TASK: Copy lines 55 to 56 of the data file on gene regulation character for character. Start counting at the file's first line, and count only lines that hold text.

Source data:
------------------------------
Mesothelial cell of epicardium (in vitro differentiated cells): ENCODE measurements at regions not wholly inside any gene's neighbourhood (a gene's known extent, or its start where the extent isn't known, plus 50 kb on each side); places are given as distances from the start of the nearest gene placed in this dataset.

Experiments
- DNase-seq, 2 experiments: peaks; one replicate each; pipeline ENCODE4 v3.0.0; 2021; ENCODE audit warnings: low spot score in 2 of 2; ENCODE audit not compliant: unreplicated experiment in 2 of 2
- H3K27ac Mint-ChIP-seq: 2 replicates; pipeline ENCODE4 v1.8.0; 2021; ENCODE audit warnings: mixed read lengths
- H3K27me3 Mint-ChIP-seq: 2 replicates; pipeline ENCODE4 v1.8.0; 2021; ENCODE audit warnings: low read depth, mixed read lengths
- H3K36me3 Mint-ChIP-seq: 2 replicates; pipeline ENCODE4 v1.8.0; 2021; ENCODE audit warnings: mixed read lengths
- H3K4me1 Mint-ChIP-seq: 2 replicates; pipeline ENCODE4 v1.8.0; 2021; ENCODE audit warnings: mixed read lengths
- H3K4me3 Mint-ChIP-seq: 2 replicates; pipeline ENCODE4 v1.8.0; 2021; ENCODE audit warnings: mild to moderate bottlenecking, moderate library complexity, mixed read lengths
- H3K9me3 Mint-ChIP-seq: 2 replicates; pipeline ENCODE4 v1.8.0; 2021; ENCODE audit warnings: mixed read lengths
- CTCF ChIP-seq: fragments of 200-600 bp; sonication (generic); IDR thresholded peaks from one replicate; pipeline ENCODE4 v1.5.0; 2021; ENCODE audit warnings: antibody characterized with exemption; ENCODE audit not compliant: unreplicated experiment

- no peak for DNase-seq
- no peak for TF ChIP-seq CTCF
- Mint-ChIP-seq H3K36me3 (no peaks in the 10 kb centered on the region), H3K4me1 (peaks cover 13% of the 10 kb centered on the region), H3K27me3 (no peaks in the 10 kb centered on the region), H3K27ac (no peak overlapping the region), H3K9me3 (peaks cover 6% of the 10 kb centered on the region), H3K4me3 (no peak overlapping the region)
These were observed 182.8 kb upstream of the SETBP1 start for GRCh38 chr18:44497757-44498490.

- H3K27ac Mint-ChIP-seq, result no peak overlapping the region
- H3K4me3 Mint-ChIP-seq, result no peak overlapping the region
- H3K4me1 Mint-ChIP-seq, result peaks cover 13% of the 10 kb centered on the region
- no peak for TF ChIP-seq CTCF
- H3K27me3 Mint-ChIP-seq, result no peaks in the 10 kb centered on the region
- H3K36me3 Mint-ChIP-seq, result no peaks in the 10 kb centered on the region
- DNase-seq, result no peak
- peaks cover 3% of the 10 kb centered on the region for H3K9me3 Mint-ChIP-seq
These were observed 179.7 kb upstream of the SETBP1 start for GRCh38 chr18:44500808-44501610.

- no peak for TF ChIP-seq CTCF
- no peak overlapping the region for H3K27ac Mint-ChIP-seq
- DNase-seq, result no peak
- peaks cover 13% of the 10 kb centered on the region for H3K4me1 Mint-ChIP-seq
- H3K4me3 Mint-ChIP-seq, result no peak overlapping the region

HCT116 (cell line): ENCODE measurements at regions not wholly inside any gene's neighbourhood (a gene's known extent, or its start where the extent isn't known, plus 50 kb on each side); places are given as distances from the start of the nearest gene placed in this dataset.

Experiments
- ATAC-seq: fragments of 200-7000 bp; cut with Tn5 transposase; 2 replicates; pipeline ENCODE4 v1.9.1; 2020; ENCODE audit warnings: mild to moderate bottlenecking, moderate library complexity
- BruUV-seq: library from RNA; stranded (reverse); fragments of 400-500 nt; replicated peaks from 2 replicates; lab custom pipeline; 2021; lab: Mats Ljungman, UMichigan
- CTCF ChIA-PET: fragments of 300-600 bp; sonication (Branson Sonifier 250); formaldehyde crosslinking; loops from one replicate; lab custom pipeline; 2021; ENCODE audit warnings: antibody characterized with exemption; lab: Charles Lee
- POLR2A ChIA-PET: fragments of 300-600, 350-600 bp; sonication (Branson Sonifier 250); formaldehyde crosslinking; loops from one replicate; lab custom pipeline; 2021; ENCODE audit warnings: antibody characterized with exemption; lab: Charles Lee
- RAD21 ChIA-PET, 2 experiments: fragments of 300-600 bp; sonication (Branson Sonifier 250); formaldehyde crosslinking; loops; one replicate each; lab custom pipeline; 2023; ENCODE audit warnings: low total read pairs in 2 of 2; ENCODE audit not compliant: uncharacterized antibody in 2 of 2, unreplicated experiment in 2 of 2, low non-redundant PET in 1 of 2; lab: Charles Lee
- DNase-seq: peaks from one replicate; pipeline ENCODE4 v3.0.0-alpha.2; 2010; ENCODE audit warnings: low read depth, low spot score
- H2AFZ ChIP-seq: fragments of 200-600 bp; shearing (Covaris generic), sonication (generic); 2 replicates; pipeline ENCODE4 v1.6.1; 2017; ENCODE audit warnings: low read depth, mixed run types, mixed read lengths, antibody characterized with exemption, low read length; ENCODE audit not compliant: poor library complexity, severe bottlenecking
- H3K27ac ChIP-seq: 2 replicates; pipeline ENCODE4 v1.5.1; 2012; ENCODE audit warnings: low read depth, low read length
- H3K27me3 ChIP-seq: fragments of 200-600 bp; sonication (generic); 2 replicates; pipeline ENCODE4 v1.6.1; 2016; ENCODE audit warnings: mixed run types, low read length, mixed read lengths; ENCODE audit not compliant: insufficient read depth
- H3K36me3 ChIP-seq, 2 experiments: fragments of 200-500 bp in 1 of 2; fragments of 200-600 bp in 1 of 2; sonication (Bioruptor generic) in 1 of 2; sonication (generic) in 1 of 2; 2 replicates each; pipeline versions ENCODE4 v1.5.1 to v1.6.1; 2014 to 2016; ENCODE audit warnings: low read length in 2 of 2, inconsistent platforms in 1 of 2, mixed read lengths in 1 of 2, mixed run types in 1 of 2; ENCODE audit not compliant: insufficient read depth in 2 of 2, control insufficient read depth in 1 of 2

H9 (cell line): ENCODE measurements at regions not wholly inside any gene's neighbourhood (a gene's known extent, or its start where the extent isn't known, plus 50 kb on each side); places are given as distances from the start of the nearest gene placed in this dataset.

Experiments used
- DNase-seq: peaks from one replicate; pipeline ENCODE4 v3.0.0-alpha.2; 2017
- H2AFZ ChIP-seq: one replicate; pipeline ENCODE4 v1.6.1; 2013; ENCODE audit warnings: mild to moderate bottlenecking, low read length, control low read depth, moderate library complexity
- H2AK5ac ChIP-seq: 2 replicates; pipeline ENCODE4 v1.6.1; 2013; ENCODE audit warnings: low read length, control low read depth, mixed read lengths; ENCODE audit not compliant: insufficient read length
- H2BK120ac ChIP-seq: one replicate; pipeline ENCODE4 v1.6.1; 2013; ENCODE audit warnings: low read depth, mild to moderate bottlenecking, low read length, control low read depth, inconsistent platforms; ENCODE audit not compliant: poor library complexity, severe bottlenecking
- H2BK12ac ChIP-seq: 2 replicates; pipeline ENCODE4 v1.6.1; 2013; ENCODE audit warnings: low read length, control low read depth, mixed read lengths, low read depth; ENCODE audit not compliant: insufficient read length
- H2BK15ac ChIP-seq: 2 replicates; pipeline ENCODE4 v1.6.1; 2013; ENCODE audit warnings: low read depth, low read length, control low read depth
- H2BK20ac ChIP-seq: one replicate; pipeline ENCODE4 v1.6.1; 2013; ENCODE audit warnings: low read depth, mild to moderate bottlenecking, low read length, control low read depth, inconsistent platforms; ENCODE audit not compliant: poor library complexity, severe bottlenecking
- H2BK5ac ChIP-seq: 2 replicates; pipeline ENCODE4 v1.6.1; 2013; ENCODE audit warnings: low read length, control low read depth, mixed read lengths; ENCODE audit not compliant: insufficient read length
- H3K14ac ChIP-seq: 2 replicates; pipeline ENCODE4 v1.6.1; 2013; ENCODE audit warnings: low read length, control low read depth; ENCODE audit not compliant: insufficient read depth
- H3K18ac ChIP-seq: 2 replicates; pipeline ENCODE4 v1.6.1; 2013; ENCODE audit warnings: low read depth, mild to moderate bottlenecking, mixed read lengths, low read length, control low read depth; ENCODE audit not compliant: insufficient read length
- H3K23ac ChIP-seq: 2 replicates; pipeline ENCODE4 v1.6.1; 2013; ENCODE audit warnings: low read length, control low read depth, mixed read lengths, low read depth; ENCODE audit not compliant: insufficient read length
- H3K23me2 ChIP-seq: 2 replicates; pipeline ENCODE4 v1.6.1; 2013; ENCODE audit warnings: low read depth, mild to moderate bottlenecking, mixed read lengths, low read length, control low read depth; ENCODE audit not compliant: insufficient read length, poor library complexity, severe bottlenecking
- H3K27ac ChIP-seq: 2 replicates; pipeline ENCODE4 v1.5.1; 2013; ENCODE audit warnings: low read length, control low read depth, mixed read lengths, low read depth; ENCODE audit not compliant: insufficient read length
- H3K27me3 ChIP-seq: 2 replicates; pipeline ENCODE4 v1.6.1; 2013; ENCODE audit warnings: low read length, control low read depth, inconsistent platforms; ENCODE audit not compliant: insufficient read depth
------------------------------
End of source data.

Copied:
- H3K27ac ChIP-seq: 2 replicates; pipeline ENCODE4 v1.5.1; 2013; ENCODE audit warnings: low read length, control low read depth, mixed read lengths, low read depth; ENCODE audit not compliant: insufficient read length
- H3K27me3 ChIP-seq: 2 replicates; pipeline ENCODE4 v1.6.1; 2013; ENCODE audit warnings: low read length, control low read depth, inconsistent platforms; ENCODE audit not compliant: insufficient read depth